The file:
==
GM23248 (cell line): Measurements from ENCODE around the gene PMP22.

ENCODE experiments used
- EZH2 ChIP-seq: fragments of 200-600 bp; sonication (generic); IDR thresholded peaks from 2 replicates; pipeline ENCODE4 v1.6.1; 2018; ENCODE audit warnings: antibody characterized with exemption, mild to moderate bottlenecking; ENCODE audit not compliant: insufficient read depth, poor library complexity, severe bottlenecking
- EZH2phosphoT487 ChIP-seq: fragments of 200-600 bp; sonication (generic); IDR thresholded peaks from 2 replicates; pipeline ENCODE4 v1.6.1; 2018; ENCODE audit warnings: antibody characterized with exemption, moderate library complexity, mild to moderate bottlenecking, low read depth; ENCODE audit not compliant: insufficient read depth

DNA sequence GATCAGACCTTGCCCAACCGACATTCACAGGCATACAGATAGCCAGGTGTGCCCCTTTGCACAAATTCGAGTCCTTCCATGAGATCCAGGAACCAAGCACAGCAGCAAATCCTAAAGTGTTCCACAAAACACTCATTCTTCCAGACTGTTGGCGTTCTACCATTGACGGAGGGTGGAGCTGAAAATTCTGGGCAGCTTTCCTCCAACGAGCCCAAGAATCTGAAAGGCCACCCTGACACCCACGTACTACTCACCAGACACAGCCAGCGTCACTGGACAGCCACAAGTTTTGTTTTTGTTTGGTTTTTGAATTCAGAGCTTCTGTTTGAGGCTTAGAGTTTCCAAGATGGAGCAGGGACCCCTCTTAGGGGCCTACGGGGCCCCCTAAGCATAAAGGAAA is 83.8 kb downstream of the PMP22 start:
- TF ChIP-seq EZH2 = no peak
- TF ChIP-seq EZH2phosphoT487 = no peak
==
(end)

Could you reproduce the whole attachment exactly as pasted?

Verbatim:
GM23248 (cell line): Measurements from ENCODE around the gene PMP22.

ENCODE experiments used
- EZH2 ChIP-seq: fragments of 200-600 bp; sonication (generic); IDR thresholded peaks from 2 replicates; pipeline ENCODE4 v1.6.1; 2018; ENCODE audit warnings: antibody characterized with exemption, mild to moderate bottlenecking; ENCODE audit not compliant: insufficient read depth, poor library complexity, severe bottlenecking
- EZH2phosphoT487 ChIP-seq: fragments of 200-600 bp; sonication (generic); IDR thresholded peaks from 2 replicates; pipeline ENCODE4 v1.6.1; 2018; ENCODE audit warnings: antibody characterized with exemption, moderate library complexity, mild to moderate bottlenecking, low read depth; ENCODE audit not compliant: insufficient read depth

DNA sequence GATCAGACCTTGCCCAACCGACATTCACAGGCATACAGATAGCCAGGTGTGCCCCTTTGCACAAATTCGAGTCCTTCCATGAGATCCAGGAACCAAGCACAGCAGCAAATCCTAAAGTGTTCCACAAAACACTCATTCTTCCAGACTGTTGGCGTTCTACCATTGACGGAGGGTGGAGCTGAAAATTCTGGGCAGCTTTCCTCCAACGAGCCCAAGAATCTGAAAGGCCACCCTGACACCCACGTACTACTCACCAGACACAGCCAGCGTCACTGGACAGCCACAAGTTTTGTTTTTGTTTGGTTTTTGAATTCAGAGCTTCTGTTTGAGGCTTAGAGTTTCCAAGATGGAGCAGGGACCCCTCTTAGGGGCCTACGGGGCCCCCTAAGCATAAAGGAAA is 83.8 kb downstream of the PMP22 start:
- TF ChIP-seq EZH2 = no peak
- TF ChIP-seq EZH2phosphoT487 = no peak